MENA DRC was officially established in 2012; the first year was quite successful marking the beginning of the DESMEEM project and Beirut Design Week. Although dozens of proposals were written to continue DESMEEM initiatives in the following year, the region’s funding priorities were directed towards more urgent matters. In 2013, the only project that came to full realization was Beirut Design Week. Although it is very important and successful, it is not enough to develop and sustain a design research center. Coming to the end of 2013, some decisions need to be made according to the following challenges:

Growth & HR: The center currently has 2 active working members (Doreen Toutikian & Maya Karanouh). While Maya helps in providing contacts for business development through Lebanese SME’s, banks and organizations alongside managing her company TAGbrands, Doreen builds relationships with international organizations, embassies, and universities as well as handles the daily tasks. During projects, the center hires coordinators for the length of the project. Volunteers are welcome but rare. TAGbrands as an incubator provides office space and services to the center. These services include graphic design, social media, legal services, accounting and PR. We believe that having more full-time employees would be very beneficial to the center, but as it is not financially feasible, should we employ volunteers? How can we grow in our human resources while keeping the integrity and commitment of people that contribute? What kind of benefits can we provide instead for their dedication to developing the center?

Direction & Focus: As far as we know, there are no similar Design related NGOs or non-profit organizations in the region. Therefore, our responsibilities are quite broad. We have still not decided on a certain direction or focus and we are not sure if this is necessary yet. We are involved in all the following activities and initiatives: festivals, workshops, training, user-centered research, publications, conferences, social development, urban planning, urban mobility, community integration, youth& education…etc.  At some point, the center must diverge all its energy towards a pivotal point. Do we just focus on Beirut Design Week, and develop similar events throughout the year (conferences, workshops, talks, exhibitions…etc.)?  Do we focus more on social work? Do we do our own research and publications that concern design in the Arab world?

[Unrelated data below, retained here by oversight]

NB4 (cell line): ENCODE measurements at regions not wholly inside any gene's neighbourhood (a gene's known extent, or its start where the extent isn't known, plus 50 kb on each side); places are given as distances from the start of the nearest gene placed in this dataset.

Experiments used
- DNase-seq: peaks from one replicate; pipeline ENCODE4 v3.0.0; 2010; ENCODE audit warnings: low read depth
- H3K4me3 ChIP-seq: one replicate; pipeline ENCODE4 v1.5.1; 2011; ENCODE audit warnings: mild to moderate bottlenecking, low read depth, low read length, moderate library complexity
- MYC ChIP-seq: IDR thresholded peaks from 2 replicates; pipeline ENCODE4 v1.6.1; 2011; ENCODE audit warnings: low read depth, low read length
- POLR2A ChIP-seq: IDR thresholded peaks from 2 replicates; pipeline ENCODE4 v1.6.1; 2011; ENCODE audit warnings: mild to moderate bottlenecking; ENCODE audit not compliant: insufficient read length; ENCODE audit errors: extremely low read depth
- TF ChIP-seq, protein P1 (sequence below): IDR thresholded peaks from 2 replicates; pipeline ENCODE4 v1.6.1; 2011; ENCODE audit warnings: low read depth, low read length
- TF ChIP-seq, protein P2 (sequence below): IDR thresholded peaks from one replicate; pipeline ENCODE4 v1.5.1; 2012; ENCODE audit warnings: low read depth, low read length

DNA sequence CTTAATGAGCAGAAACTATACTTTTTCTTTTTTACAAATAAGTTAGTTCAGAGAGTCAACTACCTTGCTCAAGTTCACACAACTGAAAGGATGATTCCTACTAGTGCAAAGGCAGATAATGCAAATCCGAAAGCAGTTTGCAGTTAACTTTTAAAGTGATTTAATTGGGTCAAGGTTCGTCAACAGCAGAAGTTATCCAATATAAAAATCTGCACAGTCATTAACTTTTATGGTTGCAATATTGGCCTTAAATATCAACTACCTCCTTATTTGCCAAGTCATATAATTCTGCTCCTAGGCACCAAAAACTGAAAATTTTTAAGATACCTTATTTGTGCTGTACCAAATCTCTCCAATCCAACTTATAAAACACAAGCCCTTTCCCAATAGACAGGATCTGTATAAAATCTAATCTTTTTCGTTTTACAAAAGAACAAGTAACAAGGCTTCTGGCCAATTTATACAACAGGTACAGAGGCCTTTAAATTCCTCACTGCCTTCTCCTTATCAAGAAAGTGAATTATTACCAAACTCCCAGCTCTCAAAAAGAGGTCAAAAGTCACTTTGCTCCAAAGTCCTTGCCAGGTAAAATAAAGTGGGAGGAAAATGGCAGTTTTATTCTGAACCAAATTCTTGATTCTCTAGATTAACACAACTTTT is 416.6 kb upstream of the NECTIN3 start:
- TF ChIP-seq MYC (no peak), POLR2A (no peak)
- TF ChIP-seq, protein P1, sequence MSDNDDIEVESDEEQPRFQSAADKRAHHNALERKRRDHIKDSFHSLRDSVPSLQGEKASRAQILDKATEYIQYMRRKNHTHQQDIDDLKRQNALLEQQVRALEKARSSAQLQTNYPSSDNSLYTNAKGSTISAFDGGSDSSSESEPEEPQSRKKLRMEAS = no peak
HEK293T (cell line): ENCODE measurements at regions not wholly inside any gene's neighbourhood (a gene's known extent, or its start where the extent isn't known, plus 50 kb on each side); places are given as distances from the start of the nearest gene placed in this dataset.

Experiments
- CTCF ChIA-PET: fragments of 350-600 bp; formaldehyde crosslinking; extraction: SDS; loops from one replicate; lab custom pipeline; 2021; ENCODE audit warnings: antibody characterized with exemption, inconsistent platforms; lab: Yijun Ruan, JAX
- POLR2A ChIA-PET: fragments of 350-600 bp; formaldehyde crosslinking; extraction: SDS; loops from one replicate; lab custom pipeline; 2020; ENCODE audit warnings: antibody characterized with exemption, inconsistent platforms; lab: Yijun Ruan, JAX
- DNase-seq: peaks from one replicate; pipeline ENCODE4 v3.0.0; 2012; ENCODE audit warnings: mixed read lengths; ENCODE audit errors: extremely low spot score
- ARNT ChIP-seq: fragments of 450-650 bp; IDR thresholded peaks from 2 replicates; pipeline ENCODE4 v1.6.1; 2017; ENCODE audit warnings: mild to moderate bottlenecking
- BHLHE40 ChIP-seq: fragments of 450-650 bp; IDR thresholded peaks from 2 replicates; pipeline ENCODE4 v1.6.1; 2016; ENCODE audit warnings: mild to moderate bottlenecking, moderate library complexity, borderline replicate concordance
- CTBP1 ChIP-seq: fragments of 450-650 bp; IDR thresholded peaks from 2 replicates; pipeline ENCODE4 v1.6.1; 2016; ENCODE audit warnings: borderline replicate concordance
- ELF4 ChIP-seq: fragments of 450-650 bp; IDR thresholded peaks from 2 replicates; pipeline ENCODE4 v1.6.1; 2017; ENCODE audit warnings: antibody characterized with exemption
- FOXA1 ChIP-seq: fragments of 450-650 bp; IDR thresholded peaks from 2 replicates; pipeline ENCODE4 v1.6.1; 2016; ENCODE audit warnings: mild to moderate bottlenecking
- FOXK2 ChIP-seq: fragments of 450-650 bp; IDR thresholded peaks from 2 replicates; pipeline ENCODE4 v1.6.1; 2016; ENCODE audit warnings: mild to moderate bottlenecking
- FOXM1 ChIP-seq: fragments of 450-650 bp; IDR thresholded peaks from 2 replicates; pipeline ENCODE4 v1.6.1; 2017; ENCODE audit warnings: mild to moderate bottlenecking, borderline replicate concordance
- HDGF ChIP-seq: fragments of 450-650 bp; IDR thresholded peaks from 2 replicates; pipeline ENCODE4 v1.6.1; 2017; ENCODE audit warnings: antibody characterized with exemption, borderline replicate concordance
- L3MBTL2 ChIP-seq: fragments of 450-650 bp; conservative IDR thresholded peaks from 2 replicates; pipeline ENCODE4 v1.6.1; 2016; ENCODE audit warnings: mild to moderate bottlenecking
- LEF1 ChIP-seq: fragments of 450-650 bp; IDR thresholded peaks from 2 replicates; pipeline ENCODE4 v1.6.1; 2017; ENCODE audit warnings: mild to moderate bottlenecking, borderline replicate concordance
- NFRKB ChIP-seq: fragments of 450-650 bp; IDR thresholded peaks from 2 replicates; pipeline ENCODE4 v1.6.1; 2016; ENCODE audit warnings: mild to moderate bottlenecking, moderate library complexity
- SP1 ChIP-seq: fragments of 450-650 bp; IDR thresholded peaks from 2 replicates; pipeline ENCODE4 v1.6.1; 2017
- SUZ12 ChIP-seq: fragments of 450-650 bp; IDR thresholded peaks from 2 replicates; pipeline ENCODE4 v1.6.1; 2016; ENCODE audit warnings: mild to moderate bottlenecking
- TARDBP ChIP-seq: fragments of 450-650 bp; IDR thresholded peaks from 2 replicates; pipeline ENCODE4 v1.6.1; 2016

Community Building & Communication: We have a large network of followers on social media, but they all seem like one group (those who are design/ tech savvy). How do we involve other communities that are not necessarily the hip people of Beirut? How can we reach them? How can we make them interested in what we do and perhaps help them benefit from us? How do we communicate who we are to those who don’t speak our language? How can we make them see that Design is more than just luxury and fashion?

Financial Stability: Since the center is incubated by TAGbrands, we do not have to pay for rent or maintenance. When we realized that funding is scarce for Design in the MENA region, we created Beirut Design Week as a service to Lebanese designers that acts as an annual crowdfunding platform. Embassies and international organizations also help us to bring in professionals from all over the world during the week. This is the main source of income for the center. It is enough to keep it running, but not enough to initiate other projects. Are there other services we can provide that we haven’t thought of? What else can MENA DRC offer?

Space: Unlike many cultural organizations, we do not have a large space to host events, workshops, exhibitions… etc; which could be a way to sustain the center financially. Should we be looking at finding a space for ourselves? Are there possibilities for partnerships with the private or public sector where our presence in a certain space could be mutually beneficial?

Beyond Lebanon: Eventually, we would like to be a regional institution with unified goals and a mission to develop the understanding and awareness of Design in the Middle East and North Africa. We are still very young, and we need to prove ourselves and grow much more to be able to take on such a responsibility. What would be the best strategy to expand within our neighboring countries?

In the next blog post we will be discussing the workshop that took place in Finland as a co-creation session between Doreen Toutikian (Director of MENA DRC) and the AALTO students; where the students took on those challenges and turned them into opportunities for the center.

Standard